November 26, 2021 / 07:50 AM / by FDC Ltd / Header Image
Ahead of its meeting next week, The Organization of the Petroleum Exporting Countries, Russia and allies, together called OPEC+, has signaled to markets that it is willing to do 'whatever its takes' to keep prices within an ideal a range and maintain market share. This is coming on the heels of the US announcing plans to make good on its threat to tap its Strategic Petroleum Reserve (SPR) amid high oil and gasoline prices.
US President Joe Biden has been vocal in his call to OPEC to ramp up oil output as gasoline prices surge in response to higher oil prices. Higher gasoline prices have also played a major role in US inflation rising to a 31-year high of 6.2%. This is also particularly worrying for Biden as the 2022 midterm elections approach. Gasoline prices often directly correlate to voter support for the current administration. OPEC+'s response has been an emphatic "NO" leaving the US and other major oil importers (China, Japan, India, South Korea) with only the SDR card left to play.
The US now plans to release up to 70mb which, in theory, could further scramble the supply demand balance. The total volume of all planned SPR releases is expected to be around 100mb (approximately one day of global production). In reality, the release would transpire over several weeks, adding an extra 4-5mbpd to global daily production. Markets have been largely unperturbed by Biden's announcement, choosing instead to stick to what they already know about OPEC+'s willingness and capability to lower output and rebalance the oil market. Just last year, the alliance slashed its output sharply as demand vanished amid Covid-19 lockdowns.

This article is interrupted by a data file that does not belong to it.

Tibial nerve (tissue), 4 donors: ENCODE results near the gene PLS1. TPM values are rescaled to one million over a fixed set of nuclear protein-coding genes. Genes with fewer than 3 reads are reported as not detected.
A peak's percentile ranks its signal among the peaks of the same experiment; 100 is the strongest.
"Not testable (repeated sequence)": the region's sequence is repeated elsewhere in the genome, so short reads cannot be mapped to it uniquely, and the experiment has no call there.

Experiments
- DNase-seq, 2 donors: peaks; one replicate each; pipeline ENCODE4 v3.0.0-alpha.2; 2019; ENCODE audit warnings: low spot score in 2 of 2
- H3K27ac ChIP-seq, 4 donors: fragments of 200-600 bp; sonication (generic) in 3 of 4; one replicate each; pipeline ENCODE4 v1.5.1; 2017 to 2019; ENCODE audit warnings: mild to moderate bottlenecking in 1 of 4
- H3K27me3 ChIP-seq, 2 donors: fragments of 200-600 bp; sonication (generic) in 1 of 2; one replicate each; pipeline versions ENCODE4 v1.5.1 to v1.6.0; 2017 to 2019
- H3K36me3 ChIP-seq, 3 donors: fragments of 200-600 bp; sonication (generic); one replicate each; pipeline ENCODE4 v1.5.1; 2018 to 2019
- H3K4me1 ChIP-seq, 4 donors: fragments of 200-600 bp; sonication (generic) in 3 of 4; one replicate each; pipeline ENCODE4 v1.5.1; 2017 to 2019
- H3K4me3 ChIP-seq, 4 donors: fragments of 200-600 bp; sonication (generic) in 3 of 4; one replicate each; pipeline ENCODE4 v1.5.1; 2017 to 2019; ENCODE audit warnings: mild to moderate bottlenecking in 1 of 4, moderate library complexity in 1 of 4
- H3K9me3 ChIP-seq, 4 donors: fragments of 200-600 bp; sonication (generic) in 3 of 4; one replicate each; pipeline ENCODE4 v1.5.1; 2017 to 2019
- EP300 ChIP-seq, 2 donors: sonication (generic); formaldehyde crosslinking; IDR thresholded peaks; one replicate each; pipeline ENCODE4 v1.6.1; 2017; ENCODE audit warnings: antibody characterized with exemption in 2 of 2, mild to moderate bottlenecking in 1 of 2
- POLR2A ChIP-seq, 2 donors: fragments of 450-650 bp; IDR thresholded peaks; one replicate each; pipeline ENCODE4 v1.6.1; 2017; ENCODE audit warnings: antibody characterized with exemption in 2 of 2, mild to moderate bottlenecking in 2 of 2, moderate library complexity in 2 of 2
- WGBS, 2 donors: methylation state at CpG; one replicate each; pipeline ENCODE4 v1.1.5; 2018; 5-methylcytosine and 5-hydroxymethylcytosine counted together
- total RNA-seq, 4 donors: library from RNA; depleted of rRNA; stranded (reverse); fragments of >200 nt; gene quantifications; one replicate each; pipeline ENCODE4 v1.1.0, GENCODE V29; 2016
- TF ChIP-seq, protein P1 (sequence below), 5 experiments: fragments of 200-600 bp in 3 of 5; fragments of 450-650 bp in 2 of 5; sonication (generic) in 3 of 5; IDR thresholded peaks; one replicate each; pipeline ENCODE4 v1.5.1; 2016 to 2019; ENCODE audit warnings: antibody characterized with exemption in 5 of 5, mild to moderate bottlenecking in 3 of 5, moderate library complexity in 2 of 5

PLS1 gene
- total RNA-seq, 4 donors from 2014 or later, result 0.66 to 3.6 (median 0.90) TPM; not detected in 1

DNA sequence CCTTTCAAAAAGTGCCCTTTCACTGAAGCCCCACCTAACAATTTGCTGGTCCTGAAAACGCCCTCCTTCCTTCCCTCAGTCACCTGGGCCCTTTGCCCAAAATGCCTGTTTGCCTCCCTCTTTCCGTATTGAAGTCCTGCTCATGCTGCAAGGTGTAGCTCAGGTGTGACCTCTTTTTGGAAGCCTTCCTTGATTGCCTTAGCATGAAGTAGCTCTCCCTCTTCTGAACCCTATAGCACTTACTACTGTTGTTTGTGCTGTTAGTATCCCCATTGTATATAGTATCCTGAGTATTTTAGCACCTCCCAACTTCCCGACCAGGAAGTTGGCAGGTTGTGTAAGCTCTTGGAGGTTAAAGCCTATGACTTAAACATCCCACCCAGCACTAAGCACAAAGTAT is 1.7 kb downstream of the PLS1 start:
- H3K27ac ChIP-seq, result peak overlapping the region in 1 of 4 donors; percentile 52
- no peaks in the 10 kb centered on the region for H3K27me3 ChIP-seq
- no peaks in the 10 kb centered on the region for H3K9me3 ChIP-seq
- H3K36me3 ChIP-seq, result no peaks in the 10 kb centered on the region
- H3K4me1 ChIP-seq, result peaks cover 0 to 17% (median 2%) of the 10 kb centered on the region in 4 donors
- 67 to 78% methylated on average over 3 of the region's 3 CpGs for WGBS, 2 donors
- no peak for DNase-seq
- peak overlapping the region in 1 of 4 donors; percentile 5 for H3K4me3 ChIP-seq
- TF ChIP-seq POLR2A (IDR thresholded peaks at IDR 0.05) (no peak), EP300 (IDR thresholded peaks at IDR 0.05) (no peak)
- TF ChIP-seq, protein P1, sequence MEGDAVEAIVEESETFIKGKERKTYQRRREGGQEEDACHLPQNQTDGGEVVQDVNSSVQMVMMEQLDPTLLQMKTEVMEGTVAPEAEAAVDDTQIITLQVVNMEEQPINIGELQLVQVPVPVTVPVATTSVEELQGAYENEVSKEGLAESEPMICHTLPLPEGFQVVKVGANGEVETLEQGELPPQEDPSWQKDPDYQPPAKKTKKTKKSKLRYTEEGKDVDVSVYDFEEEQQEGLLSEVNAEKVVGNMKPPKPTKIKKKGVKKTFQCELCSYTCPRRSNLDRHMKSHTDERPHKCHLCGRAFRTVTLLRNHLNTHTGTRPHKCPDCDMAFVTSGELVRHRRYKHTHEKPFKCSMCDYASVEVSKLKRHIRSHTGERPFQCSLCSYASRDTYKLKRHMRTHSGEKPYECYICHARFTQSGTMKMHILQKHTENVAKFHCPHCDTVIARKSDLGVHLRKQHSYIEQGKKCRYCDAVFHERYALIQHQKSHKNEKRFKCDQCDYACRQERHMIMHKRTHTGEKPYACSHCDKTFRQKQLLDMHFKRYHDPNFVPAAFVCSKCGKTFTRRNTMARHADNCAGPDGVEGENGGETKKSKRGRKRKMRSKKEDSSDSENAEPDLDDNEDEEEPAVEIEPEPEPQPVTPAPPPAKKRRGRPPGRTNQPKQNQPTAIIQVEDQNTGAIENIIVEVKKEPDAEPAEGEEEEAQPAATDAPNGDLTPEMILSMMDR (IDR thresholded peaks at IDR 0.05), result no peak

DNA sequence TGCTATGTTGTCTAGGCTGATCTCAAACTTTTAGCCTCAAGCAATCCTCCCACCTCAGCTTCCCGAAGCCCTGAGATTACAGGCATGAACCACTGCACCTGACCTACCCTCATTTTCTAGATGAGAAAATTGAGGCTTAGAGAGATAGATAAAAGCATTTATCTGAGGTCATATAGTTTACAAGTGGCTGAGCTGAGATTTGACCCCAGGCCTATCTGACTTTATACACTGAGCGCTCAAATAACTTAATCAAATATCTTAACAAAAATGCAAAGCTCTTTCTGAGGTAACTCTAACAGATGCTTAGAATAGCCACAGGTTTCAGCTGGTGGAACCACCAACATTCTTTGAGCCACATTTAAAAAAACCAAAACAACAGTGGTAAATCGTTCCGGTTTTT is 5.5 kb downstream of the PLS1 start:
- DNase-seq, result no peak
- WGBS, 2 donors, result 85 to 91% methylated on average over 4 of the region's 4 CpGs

OPEC+, particularly Saudi Arabia, sees the released crude as potentially swelling global supply and threatening to reduce prices. Oil prices have hovered near multiyear highs on the back of a global energy crunch. A resurgence of COVID cases in several European countries is triggering, or compelling countries to consider, fresh restrictions which could hamper economic activity and hurt the demand for oil. OPEC+ will meet on Dec. 1-2 to discuss their production plans for the following month and are likely to pause plans to provide the world with more crude to compensate for the increase in supply.
The current plan involves ramping up output by 400,000bpd each month from August through 2022 until pre-pandemic pumping levels are attained. Saudi Arabia and Russia will need to get other powerful members of the alliance, including the United Arab Emirates and Kuwait to buy into their "pause" strategy. These members have clashed with Riyadh in the past and markets will be looking out for a united front. A slower pace of supply increases from OPEC+ could drive oil prices higher and leave consumers (especially in the US) feeling the SPR crude release backfired.